The fabulous, the unknown, the incomprehensible, the cares we have to struggle with. That's what we discuss.

For example, this past Friday, we invited a special guest, Goldie Freeman, who talked to us about strategies for stress reduction, relaxation, and self - healing (see card above). I was most intrigued by Goldie's description of how our souls can be shattered by trauma and how the dislocated shards must be gathered and restored in order to achieve spiritual wholeness and health.

I couldn't help thinking of the selfish Voldemort who severs his soul intentionally, in his remorseless quest for immortality at the expense of others. The symbology of Harry Potter and the Deathly Hallows had been on my mind all day, and prior to Goldie's presentation, I had been explaining to other group members about the Horcruxes and the Hallows. So, what a fitting coincidence that the divided soul should be one of our topics for the evening!

No matter what the subject happens to be, I never fail to leave a First Friday meeting without plenty of food for thought and the certainty of feeling more connected to the spiritual universe than I did before.

“Promises for apparently impossible contingencies
are not given. But if one achieves the impossible,
the promises appear retrospectively,
precisely where one had looked in vain
for them before.” ~Kafka

P.S. My thanks to Michael Lipsey, Master of the Epigram, for this concluding passage from Kafka.

*To read the entire parable, see my post "Go Over!"

Thursday, August 4, 2011

Thousands and Thousands of Uses

Just last week, I was reminiscing with some facebook friends about some of my favorite scenes from Pee Wee's Big Adventure. I remain a fan out of loyalty to Pee Wee's big bicycle because it's the kind that I still ride!

~ 29 August 2012 ~

And my heart is with him at that existentialist moment when he finds out that there is no basement in the Alamo: "Some things they don't teach you in school; some things you just have to learn for yourself."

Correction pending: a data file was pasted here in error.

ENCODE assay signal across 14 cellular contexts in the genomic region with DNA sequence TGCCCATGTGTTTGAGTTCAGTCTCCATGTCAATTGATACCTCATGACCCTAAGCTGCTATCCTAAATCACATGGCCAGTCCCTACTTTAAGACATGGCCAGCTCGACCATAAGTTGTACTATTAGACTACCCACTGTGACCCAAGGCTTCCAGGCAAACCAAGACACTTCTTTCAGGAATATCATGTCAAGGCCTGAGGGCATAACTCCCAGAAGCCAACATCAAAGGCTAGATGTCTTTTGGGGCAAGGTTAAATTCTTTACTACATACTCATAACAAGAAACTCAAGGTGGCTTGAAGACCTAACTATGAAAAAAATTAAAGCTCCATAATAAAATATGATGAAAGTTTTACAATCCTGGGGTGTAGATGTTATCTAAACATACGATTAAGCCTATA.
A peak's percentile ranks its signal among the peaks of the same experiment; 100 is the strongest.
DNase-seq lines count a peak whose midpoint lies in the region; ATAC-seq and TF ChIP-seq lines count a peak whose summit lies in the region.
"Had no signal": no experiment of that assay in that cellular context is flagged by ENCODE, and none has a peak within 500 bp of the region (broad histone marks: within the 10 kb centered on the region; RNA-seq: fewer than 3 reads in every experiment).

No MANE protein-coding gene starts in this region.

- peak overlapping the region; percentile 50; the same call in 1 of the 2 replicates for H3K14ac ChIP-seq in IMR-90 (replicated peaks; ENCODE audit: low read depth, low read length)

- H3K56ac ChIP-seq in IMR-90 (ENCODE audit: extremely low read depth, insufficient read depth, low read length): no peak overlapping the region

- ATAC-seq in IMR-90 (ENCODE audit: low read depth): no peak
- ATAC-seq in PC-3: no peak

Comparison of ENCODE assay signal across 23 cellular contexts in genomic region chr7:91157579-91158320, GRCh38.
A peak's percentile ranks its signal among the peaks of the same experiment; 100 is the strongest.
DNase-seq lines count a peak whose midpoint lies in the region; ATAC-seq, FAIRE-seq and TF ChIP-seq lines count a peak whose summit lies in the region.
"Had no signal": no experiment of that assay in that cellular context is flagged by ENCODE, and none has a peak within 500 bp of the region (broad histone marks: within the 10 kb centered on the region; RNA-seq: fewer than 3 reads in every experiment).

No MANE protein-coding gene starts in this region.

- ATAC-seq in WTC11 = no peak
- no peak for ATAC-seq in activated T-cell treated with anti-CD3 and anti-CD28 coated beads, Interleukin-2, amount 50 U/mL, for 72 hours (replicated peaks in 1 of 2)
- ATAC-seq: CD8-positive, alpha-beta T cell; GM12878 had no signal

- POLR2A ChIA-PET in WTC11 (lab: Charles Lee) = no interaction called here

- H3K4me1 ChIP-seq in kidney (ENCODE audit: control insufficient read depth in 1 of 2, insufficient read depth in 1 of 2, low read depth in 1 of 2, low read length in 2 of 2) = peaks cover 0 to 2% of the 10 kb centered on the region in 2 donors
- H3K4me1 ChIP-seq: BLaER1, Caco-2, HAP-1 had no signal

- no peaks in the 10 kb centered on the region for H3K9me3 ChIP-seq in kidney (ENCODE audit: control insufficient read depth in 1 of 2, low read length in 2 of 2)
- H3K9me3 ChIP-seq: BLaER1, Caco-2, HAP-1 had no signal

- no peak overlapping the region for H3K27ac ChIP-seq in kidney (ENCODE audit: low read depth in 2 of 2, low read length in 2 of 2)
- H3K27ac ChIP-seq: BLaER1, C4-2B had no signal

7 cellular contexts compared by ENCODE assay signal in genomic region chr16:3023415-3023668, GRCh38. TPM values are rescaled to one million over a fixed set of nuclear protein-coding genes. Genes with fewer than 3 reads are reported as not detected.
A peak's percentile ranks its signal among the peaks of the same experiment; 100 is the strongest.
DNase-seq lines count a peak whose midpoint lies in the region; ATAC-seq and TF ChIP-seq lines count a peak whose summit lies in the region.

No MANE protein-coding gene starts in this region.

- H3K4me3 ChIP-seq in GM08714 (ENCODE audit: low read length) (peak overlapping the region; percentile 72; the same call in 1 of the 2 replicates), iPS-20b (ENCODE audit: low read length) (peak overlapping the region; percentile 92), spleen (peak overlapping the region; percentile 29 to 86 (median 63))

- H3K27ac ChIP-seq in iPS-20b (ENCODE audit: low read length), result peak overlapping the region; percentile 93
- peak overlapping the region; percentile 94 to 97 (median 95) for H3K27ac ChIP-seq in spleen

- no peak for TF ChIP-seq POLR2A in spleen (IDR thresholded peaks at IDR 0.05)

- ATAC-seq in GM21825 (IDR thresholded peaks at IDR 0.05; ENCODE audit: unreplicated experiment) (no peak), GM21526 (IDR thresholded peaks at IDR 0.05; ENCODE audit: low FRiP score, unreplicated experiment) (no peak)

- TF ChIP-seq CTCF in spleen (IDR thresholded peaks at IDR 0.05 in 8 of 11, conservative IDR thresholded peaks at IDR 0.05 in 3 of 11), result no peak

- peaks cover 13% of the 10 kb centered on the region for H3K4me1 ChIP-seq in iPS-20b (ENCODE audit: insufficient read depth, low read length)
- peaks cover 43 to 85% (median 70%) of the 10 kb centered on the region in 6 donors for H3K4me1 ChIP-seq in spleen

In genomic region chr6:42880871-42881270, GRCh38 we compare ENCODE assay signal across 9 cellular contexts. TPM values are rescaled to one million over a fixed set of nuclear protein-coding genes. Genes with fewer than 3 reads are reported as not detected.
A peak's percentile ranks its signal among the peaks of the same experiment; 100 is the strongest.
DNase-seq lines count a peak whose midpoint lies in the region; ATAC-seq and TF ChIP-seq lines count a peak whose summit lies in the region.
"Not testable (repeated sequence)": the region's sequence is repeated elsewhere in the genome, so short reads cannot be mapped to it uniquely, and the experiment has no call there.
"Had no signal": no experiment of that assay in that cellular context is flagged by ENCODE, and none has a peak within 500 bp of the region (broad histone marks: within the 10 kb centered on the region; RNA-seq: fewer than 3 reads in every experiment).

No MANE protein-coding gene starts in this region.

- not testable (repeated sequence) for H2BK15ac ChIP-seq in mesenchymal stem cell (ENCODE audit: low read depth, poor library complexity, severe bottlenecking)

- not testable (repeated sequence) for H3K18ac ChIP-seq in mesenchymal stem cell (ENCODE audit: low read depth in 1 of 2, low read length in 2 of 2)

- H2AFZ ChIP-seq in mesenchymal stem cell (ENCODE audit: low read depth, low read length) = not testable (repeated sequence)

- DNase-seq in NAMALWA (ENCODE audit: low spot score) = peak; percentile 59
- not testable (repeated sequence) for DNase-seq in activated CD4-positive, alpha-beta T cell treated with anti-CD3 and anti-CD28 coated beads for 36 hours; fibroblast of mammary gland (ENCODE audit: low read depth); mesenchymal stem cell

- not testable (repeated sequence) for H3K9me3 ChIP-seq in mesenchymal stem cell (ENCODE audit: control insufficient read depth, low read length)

Another priceless segment of the Alamo Tour (click to view) is the the mini - lesson on "culinary delights of the Southwest," provided by tour guide Tina (Jan Hooks): "The mainstay of the Alamo diet is corn. Corn can be prepared many ways. It can be boiled, shucked, creamed, or, in this case, dried. Corn can also be used to make -- tortillas! . . . Yes, there are thousands and thousands of uses for corn, all of which I will tell you about right now!"

Thousands! Poor Pee Wee! He is running out of patience!

This summer, the mainstay seems to be yellow squash. My cousin Dodie wrote from California to say that "somehow we have all these yellow squash and acorn squash, but no zucchini! How could this happen?" I had to agree; it's the same here in our garden. Though Gerry planted half and half and we usually have a medium amount of each, so far we haven't seen one zucchini, only yellow squash as far as the eye can see!

So yellow squash it is! I don't know a thousand uses, but I do know a good half dozen . . . all of which I will tell you about right now . . .

Shredded Yellow Squash (for fritters or freezing)